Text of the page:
The Obama administration released its DoD budget today for FY 2010, requesting $533.7 billion, a 4 percent increase over the 2009 budget of $513 billion. If funded, the 2010 budget would be the highest defense budget in real terms since World War II, exceeding even the peak years of the Reagan era defense build-up.
The increase supports Obama’s desire to expand the ground forces to 547,400 soldiers and 202,000 Marines by the end of 2009. The administration also wants $130 billion for the wars in Iraq and Afghanistan for 2010, down from $144 being spent this year.
The budget outline provided by the White House says the administration intends to focus on the military’s “internal” challenges, these include: restructure the force to better address long-term security challenges; care, compensation and benefits protection for troops and their families; and reform weapons development and acquisition. The administration promises to match spending to strategic goals “in an upcoming Defense Review.”
The budget request includes a proposed pay increase of 2.9 percent and pay and benefits that “keep pace with or exceed those of the private sector.” It doesn’t specify which career path in the private sector. It lists a number of proposed benefits expansions for retirees and veterans including disability compensation, mental health care, as well as military housing and base improvements.
It says the budget will include “placeholder” estimates of $50 billion per year for 2011 and beyond for war costs, although it says those estimates are subject to change. That figure would be consistent with the administration’s stated goal of achieving savings through winding down the war in Iraq. The budget proposal moves into the base budget a number of items previously paid for by emergency supplementals, such as security assistance to foreign governments and various aerial sensor and other intelligence programs.
While the 2010 request is an increase over 2009, if you’re a weapons builder, the $533 billion figure is bad news. Here’s why:
DOD’s base budget for 2009 was $518 billion. That included $309 billion for operations and support activities, including $129 billion in personnel costs and $180 billion in the operations and maintenance accounts, which includes civilian military pay and costs to run the military on a daily basis, such as base operations, most military healthcare and equipment operations and maintenance. Those personnel costs are clearly going up.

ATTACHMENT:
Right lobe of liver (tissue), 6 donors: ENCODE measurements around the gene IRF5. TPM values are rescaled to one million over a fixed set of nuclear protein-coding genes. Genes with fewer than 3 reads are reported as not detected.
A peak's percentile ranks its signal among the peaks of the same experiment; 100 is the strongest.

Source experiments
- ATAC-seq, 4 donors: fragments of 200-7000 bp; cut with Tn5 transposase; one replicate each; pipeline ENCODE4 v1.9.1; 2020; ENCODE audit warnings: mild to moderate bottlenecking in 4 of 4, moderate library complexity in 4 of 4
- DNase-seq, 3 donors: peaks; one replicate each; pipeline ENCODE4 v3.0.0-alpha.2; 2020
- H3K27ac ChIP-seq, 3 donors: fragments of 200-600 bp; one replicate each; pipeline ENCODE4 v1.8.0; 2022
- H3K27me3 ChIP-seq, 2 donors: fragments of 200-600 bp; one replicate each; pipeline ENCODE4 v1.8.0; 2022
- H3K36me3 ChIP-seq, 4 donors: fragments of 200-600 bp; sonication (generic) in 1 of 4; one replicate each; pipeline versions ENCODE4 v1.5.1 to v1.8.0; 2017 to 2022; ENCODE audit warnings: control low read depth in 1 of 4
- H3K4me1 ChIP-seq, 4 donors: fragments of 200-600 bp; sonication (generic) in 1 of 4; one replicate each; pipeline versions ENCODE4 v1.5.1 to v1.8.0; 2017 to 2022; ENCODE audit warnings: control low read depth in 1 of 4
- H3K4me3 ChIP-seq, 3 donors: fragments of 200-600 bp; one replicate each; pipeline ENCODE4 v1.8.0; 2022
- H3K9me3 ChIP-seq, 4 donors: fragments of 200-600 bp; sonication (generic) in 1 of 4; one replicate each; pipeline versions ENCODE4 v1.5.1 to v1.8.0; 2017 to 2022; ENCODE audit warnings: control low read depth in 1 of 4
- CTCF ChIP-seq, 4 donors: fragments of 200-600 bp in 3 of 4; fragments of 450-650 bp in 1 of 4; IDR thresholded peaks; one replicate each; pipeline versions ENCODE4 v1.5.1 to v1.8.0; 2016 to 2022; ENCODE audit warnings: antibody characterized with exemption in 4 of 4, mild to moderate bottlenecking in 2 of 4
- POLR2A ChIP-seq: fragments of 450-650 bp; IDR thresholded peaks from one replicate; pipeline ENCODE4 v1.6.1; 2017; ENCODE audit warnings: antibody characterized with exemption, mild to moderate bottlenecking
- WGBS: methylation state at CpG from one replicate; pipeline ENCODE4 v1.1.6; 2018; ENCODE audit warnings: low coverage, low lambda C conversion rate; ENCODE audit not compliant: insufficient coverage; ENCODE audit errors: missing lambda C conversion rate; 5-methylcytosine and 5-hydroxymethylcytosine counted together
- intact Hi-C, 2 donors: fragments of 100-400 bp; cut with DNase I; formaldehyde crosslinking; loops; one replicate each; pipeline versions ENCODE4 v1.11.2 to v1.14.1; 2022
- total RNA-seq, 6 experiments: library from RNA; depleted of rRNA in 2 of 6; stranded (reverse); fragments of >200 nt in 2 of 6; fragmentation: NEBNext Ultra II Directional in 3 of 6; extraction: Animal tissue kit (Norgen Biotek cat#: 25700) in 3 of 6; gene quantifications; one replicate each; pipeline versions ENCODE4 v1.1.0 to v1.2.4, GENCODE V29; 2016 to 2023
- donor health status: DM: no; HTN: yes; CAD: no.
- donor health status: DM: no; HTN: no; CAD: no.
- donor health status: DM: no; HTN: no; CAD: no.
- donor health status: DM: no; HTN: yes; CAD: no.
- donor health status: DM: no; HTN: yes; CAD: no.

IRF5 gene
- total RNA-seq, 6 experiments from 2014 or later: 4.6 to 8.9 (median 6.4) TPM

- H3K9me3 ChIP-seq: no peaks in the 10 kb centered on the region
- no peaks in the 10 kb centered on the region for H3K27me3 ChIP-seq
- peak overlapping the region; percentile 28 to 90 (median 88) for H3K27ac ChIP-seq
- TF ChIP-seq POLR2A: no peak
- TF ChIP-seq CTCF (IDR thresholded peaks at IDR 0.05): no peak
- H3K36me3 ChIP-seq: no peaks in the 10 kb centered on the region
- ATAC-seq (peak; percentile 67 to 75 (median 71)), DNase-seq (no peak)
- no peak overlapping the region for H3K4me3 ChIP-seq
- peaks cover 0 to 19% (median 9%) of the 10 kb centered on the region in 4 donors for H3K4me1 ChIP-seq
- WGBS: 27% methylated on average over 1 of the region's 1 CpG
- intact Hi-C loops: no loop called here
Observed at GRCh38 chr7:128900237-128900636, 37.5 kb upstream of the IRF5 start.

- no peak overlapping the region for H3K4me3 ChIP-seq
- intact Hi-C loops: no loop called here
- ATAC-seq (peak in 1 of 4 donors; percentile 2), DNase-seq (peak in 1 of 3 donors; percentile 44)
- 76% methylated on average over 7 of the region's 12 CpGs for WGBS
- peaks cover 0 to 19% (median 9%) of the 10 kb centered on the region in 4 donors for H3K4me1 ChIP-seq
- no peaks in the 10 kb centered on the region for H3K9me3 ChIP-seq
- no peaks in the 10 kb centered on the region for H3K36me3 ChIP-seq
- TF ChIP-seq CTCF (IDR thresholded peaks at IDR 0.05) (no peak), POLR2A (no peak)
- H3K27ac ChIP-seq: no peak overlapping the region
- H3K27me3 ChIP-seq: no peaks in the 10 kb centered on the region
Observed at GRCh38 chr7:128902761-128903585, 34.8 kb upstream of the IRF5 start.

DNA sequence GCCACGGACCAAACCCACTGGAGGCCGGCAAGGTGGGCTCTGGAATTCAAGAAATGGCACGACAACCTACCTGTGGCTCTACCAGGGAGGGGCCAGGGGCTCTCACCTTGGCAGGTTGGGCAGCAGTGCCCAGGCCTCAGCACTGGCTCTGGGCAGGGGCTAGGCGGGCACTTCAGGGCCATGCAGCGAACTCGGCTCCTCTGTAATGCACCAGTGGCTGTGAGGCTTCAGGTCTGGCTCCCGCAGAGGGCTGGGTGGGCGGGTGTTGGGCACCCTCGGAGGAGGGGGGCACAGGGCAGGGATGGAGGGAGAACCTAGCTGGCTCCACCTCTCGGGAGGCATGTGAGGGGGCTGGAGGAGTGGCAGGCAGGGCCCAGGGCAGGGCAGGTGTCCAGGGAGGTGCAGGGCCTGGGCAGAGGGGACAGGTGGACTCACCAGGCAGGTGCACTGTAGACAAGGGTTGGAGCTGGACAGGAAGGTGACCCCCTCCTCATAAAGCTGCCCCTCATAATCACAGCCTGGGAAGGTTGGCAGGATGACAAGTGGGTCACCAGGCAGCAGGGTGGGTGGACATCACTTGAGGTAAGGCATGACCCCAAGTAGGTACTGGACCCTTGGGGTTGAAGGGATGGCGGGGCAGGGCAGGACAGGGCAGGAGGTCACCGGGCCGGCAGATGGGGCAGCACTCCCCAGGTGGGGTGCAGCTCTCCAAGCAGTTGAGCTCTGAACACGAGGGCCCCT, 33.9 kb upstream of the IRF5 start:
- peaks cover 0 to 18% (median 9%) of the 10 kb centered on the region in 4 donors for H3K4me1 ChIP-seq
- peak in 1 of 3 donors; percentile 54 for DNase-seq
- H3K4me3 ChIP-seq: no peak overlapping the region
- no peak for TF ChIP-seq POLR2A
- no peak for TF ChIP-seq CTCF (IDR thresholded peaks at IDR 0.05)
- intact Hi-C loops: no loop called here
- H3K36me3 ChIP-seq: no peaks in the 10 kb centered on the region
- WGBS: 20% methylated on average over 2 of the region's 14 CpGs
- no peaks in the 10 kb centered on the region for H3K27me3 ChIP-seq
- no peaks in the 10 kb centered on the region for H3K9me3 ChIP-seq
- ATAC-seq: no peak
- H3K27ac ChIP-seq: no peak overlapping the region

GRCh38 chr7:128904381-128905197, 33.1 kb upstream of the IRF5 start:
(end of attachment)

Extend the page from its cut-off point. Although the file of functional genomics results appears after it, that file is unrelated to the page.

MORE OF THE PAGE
Also, Obama’s budget will begin to move expenses that had been paid for in the supplementals into the base budget’s operations and support accounts. Those expenses will likely include reset costs, repairing the Army and Marine’s war worn battle fleet, likely to carry at least a $15 billion a year price tag for the next few years. If the administration plans to drop supplemental war costs to $50 billion a year, including an increased troop presence in Afghanistan, then reset costs will not be funded through the supplementals.
So that 60 percent or so of the DOD budget is not only off limits to any future trimming but will in fact expand. There’s a good chance that the 4 percent increase in the 2010 defense budget will occur entirely in those operations and support accounts. The Congressional Bugdet Office projected that the operations and support accounts, driven primarily by rising personnel costs, would increase to somewhere around $342-352 billion.
That leaves the acquisition budget, which consists of the research and development and procurement accounts as the only place to acheive any cost savings. In the 2009 budget, acquisition costs totaled $184 billion. CBO estimated that DOD could develop and build those weapons it has in the pipeline, if costs can be controlled, for about $185 billion a year. Of course nobody believes that will happen. Using historical weapons cost growth, CBO estimated that DOD’s investment plan would more likely cost $200 billion a year.
Steven Kosiak, who now handles the defense portfolio at OMB, wrote in a study last year that even CBO’s high-end estimates were probably too low. He guessed DOD’s modernization plan would cost $210 billion per year.
A funding gap is looming. The Obama administration’s plans to increase personnel expenditures and move expenses from the supplementals into the base budget will force pretty heavy downward pressure on acquisition. Be prepared for a battle royal between the services and OSD.